Don Yelton, problem solvent

Thanks for keeping the community updated on the tragedy in slow motion happening at CTS [“Going Green,” Sept. 21 Xpress]. Don Yelton, a conservative talk-show host and political aspirant, brings up an interesting, yet straightforward scientific question: Will demolishing the building widen the scope of the already terrible industrial pollution on Mills Gap Road? Considering that the company sprayed TCE on gravel roads to keep the dust down, I'm not sure how much worse it could get, but hey, I'm not a scientist.

Neither is Mr. Yelton an environmental scientist. I'd be interested to see that question answered, with fact and not politics. However, Mr. Yelton did bring the specter of politics up with his display of disingenuous grandstanding. I'm glad to see that all these anti-state capitalists are growing a conscience and care enough about environmental issues to take real stands on our water quality. Who does he think that he is fooling with his utter lack of shame? Out of one side of their mouths, these types preach the laudable benefits of free-market capitalism, unhindered by labor rights, environmental protection, and an equitable tax burden and out of the other they criticize the actions of the very institutions they propose to demolish as ineffective. That's the strategy, folks: de-fund and de-fang, wait for catastrophe, cry that regulations or public institutions of any sort are ineffective and go for another round of “creative” destruction.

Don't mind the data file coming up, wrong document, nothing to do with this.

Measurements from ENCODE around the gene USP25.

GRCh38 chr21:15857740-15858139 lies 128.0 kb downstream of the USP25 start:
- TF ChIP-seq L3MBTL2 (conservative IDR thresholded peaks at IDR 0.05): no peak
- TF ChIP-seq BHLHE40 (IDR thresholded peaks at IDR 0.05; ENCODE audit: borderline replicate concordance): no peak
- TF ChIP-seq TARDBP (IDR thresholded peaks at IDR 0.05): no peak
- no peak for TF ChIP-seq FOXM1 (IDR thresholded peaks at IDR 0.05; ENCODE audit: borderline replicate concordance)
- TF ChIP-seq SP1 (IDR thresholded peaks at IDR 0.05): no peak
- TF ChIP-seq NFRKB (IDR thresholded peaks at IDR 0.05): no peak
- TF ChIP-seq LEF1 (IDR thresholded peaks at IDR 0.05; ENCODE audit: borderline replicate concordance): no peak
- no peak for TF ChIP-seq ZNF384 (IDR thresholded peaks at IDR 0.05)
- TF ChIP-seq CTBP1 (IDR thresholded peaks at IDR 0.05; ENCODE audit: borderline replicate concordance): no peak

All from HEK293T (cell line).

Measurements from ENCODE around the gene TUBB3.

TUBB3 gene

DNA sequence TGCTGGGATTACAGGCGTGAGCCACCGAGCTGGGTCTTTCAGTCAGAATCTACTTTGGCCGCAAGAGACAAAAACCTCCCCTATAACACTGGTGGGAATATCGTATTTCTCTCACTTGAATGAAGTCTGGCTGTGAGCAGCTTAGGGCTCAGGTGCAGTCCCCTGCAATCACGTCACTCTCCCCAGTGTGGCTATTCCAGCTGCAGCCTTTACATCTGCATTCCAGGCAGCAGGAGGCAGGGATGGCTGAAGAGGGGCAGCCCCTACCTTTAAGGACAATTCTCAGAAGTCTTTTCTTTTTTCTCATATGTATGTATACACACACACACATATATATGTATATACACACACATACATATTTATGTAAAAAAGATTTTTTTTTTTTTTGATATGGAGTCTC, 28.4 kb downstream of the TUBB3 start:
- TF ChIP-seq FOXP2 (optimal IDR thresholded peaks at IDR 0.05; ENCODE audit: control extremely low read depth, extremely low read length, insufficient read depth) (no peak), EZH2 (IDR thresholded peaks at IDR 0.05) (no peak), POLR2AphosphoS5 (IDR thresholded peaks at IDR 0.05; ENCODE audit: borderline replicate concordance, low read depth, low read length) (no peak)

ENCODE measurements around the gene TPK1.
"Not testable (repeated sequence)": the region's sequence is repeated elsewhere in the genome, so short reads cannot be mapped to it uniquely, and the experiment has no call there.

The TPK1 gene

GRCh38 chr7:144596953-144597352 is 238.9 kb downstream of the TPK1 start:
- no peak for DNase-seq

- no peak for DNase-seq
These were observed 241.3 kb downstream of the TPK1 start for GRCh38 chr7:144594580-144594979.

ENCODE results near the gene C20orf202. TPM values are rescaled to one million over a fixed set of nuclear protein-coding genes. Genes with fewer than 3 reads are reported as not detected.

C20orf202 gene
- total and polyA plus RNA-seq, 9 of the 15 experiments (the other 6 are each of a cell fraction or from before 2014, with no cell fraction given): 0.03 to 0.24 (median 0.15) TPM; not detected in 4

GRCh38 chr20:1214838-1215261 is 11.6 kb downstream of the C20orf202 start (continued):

It is mind-boggling in its cynicism. While this strategy has many advantages, not the least of which is the short attention span of the public, I doubt that the residents whose drinking and showering water is now carcinogenic suffer from this amnesia. Thank goodness our county didn't elect this intellectually dishonest man to public office. Remember folks — a long memory is the most radical idea in America.

— Martin Ramsey


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3 thoughts on “Don Yelton, problem solvent

  1. How does the writer draw the conclusion that Mr. Yelton is anti-state or a capitalist?

    Ask him if he favors DOMA or ending prohibition.

  2. GuyMontag

    From the EPA:
    The cancer epidemiology for trichloroethylene has grown in recent years with several large, well-designed studies being published. A recent analysis of available epidemiological studies reports trichloroethylene exposure to be associated with several types of cancers in humans, especially kidney, liver, cervix, and lymphatic system. Consistency across epidemiological studies is strongest for an association between trichloroethylene exposure and kidney cancer. These results are supported by recent molecular epidemiology studies showing specific renal cell mutations found primarily in renal cell carcinoma patients exposed to trichloroethylene.

    Ref: U.S. Environmental Protection Agency. Trichloroethylene Health Risk Assessment: Synthesis and Characterization. External Review Draft. EPA/600/P-01/002A. Office of Research and Development, Washington, DC. August 2001.

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